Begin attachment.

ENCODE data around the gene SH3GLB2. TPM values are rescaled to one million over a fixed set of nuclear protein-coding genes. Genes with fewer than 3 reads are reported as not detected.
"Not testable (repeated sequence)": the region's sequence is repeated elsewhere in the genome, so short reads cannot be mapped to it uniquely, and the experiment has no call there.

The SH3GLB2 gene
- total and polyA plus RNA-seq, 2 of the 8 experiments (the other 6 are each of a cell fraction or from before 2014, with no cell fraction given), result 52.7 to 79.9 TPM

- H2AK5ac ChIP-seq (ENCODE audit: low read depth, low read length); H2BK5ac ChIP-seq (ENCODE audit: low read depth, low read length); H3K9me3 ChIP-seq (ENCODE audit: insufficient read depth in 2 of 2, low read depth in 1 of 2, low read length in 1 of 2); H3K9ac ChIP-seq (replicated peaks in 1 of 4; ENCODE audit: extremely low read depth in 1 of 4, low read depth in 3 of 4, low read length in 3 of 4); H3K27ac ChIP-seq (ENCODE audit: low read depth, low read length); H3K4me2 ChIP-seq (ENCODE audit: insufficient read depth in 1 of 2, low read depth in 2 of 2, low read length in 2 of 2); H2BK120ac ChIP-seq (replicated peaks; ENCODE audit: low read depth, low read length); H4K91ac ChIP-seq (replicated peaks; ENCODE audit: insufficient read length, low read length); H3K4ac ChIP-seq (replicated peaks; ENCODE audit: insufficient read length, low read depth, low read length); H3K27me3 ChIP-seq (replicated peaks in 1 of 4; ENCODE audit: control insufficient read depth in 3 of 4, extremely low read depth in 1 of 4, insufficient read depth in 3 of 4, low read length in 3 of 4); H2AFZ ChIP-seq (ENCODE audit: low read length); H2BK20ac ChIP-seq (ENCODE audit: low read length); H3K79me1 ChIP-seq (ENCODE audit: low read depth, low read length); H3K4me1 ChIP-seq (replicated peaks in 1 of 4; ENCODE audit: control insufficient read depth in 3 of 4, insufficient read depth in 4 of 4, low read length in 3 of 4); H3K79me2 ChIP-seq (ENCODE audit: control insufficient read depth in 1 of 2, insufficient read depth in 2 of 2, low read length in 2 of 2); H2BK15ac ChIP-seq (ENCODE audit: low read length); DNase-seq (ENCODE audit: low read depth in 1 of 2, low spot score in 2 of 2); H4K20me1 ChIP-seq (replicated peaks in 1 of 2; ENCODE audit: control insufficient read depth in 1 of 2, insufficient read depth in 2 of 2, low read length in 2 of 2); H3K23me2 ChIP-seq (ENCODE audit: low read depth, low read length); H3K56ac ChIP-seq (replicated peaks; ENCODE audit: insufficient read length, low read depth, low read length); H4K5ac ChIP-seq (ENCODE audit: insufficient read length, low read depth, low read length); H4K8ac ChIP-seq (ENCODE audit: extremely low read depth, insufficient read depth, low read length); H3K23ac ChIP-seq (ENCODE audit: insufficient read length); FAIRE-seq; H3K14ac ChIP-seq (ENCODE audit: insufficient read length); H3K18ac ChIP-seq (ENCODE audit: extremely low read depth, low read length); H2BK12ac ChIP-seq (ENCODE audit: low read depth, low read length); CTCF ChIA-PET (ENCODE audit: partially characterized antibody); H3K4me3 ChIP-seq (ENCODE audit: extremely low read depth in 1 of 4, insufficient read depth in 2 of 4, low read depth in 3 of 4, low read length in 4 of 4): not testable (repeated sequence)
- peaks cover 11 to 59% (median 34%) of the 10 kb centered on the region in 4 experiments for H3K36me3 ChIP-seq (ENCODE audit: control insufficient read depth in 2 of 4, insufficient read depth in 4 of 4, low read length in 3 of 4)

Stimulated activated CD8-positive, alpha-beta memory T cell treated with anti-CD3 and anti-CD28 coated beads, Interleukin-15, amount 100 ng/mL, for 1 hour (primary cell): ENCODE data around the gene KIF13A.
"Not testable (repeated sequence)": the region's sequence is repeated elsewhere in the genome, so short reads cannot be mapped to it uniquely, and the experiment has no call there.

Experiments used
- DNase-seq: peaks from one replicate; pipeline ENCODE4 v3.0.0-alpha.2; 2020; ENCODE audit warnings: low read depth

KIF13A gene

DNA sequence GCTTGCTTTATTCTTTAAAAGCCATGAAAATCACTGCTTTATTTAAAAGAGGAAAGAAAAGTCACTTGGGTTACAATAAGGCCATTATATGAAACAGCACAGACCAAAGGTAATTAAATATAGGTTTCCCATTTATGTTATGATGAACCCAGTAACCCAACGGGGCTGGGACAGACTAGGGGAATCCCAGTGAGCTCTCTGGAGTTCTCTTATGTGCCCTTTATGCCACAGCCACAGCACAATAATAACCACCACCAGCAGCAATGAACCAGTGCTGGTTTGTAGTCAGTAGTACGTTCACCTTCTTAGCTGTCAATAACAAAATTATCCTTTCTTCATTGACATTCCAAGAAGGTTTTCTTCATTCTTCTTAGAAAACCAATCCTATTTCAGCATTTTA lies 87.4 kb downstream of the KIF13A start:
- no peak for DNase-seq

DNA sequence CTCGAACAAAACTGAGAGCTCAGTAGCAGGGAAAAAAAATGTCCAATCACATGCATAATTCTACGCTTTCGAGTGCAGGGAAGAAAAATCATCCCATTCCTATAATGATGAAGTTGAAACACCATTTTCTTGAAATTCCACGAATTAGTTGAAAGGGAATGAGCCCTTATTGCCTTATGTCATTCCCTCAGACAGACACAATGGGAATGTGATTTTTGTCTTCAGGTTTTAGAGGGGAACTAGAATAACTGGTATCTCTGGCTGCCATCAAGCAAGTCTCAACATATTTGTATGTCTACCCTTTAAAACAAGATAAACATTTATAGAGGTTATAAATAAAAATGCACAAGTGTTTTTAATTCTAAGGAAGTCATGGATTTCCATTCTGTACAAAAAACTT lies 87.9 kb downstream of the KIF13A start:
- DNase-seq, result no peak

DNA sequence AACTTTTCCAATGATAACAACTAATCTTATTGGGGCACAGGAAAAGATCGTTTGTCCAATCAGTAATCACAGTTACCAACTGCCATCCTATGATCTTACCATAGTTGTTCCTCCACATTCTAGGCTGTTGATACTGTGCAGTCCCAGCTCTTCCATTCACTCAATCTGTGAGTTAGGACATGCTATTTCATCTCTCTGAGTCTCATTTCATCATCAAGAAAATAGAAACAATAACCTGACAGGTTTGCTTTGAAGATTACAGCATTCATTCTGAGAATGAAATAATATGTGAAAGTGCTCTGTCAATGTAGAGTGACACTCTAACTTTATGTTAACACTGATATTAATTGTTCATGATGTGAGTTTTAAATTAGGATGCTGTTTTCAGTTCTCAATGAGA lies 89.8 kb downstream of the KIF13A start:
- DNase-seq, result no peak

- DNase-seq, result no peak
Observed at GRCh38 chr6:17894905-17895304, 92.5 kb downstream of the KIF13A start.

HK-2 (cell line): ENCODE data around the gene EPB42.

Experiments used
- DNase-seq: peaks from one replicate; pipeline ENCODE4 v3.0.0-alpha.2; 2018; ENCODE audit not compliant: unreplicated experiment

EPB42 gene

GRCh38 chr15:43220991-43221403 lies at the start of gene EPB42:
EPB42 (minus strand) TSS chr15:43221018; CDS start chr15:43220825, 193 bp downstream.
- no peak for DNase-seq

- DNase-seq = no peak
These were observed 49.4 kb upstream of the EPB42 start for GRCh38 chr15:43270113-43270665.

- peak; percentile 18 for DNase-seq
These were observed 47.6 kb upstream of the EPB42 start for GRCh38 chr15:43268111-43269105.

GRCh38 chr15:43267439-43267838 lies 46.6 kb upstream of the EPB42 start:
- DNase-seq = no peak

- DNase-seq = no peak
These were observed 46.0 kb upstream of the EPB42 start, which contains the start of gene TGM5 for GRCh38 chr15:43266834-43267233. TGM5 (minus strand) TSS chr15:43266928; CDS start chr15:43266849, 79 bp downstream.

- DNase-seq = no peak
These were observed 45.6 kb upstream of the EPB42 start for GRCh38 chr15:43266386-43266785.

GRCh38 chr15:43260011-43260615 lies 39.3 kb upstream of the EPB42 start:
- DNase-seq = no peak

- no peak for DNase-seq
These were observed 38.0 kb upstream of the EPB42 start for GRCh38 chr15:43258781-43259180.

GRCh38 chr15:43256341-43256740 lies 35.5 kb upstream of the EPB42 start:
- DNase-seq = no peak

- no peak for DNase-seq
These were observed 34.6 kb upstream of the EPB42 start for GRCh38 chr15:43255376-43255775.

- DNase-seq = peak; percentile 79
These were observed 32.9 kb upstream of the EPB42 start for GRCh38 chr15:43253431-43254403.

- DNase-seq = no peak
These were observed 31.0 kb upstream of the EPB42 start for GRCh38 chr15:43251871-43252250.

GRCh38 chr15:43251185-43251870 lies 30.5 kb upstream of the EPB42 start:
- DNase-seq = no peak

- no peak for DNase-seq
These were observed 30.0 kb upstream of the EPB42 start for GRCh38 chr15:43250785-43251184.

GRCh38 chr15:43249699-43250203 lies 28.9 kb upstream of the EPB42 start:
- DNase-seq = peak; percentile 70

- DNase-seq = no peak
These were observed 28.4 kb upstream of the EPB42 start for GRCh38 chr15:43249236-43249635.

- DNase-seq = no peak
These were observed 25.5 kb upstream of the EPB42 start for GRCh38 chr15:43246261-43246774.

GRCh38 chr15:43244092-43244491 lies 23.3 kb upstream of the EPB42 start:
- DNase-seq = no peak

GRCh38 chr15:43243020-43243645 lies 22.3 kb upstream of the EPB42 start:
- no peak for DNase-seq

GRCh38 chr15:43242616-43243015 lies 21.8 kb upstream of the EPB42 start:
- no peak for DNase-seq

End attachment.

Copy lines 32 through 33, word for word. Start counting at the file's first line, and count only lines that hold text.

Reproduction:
- DNase-seq = no peak

- DNase-seq = no peak